Wide local excision/Lumpectomy/ Breast conserving surgery + Sentinel Lymph Node Biopsy (SLNB)
I arrived at The Princess Royal Hospital in Telford at 07:30. I checked in and found my bed and was told that I would be the first person up to surgery. My fabtabulous Husband helped me into my gown and my sexy surgery socks trying to keep my mind off the inevitable and then I had a cannula fitted. I had NOT been looking forward to this day and had a bee in my bonnet that I was going to wake up mid surgery. The Anaesthetist tried to comfort me and explain that I would be given something to help me feel calm. I was quite tearful at this point anyway but when my husband left me by the anesthetists door, there was no stopping me. There's something very vulnerable about lying on a hospital bed being wheeled into the unknown.
Whilst in surgery I will have a Sentinel Lymph Node Biopsy, where blue dye is injected into the breast. This makes your faeces and urine blue after surgery (and even now as I am writing up these posts, my right breast is still blue, the date today is 29/11/2013). The blue dye can be visible from a few days to a couple of months later and I'm sure the Breast Cancer Care Nurse is sick and tired of all the Smurf jokes.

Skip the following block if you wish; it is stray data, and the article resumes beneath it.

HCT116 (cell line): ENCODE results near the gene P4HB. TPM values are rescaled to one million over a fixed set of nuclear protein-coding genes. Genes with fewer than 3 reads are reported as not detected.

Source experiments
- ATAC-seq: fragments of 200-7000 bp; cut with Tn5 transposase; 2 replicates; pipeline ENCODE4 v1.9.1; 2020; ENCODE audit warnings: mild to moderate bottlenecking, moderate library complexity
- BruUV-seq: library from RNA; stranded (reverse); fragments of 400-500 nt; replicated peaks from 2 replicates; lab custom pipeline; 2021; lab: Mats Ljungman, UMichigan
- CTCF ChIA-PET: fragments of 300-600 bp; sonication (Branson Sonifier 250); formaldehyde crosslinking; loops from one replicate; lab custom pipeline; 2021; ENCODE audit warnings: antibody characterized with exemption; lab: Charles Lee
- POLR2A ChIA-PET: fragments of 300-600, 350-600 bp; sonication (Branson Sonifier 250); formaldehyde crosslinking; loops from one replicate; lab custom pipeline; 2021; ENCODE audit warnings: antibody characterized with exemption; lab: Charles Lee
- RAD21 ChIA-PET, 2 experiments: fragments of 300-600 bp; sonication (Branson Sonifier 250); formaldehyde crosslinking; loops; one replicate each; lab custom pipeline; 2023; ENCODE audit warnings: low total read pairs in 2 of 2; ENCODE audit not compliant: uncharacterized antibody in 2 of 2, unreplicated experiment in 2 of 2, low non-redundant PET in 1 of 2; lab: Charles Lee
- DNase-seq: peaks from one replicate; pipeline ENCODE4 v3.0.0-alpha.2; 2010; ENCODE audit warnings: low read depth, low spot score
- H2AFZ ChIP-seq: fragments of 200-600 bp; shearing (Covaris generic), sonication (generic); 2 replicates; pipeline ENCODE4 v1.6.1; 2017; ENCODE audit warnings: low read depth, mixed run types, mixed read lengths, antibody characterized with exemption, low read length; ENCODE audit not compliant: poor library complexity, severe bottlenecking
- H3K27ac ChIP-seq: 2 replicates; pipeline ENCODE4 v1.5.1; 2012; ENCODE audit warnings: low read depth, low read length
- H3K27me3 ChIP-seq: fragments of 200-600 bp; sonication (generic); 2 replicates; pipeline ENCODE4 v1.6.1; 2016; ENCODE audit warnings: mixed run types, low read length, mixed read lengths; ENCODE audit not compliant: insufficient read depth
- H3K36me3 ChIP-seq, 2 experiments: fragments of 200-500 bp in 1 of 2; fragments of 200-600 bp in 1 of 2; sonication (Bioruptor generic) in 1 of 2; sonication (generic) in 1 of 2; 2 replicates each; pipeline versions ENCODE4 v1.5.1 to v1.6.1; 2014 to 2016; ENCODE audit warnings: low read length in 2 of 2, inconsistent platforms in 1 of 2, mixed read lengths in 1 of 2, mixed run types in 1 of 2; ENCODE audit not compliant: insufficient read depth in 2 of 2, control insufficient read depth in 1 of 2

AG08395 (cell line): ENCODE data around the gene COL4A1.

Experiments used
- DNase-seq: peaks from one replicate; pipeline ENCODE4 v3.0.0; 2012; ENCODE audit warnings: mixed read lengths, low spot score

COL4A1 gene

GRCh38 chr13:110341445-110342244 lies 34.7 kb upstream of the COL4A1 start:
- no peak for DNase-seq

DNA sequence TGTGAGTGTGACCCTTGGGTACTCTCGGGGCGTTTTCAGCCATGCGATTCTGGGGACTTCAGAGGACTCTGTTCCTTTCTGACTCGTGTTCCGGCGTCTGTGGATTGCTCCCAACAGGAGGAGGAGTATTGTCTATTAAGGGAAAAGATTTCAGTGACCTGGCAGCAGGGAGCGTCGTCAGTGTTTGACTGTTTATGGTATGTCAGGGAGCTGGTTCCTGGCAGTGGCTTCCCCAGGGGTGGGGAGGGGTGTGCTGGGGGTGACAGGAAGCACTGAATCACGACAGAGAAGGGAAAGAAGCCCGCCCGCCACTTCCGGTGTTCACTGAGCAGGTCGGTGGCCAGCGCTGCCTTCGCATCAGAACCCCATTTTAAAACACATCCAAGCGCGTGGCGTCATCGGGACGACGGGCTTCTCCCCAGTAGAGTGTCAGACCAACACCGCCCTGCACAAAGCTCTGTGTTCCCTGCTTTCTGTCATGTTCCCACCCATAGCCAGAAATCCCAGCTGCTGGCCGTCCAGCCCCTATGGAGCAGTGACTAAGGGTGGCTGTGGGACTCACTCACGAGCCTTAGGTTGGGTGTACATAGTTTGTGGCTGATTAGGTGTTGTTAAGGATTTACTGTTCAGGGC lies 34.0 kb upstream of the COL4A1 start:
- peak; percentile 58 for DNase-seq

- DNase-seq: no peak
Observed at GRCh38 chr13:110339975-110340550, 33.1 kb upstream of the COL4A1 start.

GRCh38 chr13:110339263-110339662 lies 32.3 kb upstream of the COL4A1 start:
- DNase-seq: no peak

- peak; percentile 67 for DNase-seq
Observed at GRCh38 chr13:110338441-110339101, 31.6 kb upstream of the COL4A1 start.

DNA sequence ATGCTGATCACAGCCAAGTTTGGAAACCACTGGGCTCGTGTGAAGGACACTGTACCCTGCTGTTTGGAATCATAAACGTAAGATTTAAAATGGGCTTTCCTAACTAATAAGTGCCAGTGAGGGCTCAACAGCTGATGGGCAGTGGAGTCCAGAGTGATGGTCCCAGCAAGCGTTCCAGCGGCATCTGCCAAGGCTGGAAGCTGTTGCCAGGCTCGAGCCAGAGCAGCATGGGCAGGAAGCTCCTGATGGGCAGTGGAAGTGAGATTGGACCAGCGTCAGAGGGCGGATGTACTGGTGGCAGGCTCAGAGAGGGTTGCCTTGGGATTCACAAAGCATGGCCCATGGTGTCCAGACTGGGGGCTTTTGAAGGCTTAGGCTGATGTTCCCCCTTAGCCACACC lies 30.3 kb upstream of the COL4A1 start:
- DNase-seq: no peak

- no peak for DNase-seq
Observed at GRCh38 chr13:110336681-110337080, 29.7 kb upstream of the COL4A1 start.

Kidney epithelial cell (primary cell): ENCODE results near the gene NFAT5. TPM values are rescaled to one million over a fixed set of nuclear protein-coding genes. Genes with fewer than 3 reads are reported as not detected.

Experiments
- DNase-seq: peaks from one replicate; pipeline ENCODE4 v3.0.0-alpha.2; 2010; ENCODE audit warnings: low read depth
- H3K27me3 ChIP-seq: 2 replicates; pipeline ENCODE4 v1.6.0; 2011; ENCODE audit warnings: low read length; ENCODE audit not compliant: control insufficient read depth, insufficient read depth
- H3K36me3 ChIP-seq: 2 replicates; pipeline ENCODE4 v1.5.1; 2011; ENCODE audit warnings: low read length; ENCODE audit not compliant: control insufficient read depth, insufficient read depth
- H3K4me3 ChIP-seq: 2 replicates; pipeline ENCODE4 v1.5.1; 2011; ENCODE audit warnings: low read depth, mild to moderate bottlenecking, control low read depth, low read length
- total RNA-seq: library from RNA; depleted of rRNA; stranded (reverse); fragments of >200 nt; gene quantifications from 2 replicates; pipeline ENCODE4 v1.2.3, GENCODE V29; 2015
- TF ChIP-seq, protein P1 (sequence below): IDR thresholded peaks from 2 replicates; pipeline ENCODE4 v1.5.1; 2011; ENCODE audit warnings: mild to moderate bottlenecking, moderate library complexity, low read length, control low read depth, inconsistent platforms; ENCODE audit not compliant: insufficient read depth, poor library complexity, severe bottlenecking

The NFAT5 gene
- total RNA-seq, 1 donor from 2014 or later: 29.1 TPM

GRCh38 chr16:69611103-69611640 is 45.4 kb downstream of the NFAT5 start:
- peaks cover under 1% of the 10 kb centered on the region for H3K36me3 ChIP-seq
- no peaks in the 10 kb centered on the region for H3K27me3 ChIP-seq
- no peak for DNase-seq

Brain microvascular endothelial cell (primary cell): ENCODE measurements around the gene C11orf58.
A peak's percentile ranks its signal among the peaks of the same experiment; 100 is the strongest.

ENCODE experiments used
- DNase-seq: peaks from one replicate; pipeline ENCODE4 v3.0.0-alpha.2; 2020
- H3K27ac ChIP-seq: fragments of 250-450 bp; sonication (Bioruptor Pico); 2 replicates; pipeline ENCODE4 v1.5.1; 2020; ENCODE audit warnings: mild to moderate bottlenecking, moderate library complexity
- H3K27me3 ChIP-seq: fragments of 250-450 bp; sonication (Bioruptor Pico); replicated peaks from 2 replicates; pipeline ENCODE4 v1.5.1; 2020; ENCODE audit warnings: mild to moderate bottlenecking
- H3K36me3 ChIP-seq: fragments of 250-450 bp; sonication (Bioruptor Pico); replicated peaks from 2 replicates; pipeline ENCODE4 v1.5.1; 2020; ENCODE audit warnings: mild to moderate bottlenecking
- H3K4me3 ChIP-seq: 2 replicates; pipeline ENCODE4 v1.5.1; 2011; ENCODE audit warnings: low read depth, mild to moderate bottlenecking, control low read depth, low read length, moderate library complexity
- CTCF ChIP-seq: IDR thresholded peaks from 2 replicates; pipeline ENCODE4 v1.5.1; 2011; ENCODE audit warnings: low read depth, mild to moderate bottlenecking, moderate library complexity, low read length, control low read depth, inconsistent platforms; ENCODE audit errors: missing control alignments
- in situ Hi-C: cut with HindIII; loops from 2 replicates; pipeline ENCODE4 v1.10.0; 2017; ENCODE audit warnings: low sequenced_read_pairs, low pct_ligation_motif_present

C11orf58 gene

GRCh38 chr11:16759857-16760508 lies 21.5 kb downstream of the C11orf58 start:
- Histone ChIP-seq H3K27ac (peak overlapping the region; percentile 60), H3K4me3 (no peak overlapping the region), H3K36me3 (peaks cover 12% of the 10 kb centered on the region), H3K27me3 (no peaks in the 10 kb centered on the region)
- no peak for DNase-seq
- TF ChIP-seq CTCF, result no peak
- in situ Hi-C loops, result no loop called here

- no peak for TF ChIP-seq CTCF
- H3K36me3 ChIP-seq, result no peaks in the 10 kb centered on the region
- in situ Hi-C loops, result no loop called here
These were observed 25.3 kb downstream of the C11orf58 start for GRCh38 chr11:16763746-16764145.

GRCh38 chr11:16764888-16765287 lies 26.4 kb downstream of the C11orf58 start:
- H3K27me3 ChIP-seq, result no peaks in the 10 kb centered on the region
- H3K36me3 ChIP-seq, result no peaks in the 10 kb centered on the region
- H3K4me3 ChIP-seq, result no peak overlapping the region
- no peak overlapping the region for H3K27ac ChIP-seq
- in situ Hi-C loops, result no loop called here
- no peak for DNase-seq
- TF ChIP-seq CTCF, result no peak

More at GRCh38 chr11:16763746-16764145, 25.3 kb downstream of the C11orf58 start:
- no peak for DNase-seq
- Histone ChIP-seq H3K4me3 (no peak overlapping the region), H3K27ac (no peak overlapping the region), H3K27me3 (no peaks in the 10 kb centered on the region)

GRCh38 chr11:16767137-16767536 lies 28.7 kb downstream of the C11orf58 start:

Sentinel lymph node biopsy is another way of finding out whether cancer cells have spread into any of the lymph nodes under the arm. During your breast cancer surgery, your surgeon injects a small amount of blue dye into the area of the breast around the tumour. Sometimes they also inject a mildly radioactive fluid known as a tracer. The dye drains away from the breast to the lymph glands close to the area. The surgeon can see when the dye reaches the first group of lymph nodes. They call these the sentinel nodes. The surgeon removes about 1 to 3 of these nodes and sends them off to the lab to see if they contain cancer cells. If the surgeon thinks any of the sentinel nodes look as though they contain cancer cells, they will remove the node and the nodes around it. Usually, the operation is then over, and you and your surgeon will get the results of tests on the sentinel node a week or so later. (Source: http://www.cancerresearchuk.org/cancer-help/type/breast-cancer/treatment/surgery/types-of-breast-cancer-surgery)
The last time I had been under General anaesthesia and into surgery was back in 1998 at the age of 26, when I had my tonsils extracted and had what I term as "an adverse reaction to Morphine".
I confirmed my name and d.o.b and spoke briefly with my surgeon. I was then asked what my favourite tipple was and as I was slurring "Shailor Jerree" I was under.